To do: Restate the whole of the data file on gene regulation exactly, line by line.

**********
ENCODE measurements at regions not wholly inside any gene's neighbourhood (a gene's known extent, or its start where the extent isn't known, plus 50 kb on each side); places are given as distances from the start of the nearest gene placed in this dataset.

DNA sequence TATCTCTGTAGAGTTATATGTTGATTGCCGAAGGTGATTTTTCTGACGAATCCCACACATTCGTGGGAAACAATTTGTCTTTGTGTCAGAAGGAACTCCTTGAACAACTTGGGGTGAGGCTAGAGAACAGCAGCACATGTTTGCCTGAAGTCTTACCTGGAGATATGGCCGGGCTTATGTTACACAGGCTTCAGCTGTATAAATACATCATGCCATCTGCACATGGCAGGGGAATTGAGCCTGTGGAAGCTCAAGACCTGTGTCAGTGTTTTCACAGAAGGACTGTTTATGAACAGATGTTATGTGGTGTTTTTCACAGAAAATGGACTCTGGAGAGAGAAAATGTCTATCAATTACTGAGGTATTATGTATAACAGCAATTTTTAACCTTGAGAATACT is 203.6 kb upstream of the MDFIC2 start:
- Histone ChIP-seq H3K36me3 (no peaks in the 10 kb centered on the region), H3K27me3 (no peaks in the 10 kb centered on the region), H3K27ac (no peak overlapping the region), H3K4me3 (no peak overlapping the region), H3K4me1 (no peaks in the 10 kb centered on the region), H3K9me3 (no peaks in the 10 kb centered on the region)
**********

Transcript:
ENCODE measurements at regions not wholly inside any gene's neighbourhood (a gene's known extent, or its start where the extent isn't known, plus 50 kb on each side); places are given as distances from the start of the nearest gene placed in this dataset.

DNA sequence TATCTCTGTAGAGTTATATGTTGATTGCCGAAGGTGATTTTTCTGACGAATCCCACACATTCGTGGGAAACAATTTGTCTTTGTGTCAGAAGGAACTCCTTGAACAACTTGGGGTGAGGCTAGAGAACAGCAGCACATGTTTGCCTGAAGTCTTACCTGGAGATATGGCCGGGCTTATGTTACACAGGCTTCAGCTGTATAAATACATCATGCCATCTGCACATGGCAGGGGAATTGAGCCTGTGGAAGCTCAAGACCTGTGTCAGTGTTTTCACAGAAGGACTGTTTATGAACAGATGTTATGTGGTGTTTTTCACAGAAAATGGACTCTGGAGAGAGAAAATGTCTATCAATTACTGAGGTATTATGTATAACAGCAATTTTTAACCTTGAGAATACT is 203.6 kb upstream of the MDFIC2 start:
- Histone ChIP-seq H3K36me3 (no peaks in the 10 kb centered on the region), H3K27me3 (no peaks in the 10 kb centered on the region), H3K27ac (no peak overlapping the region), H3K4me3 (no peak overlapping the region), H3K4me1 (no peaks in the 10 kb centered on the region), H3K9me3 (no peaks in the 10 kb centered on the region)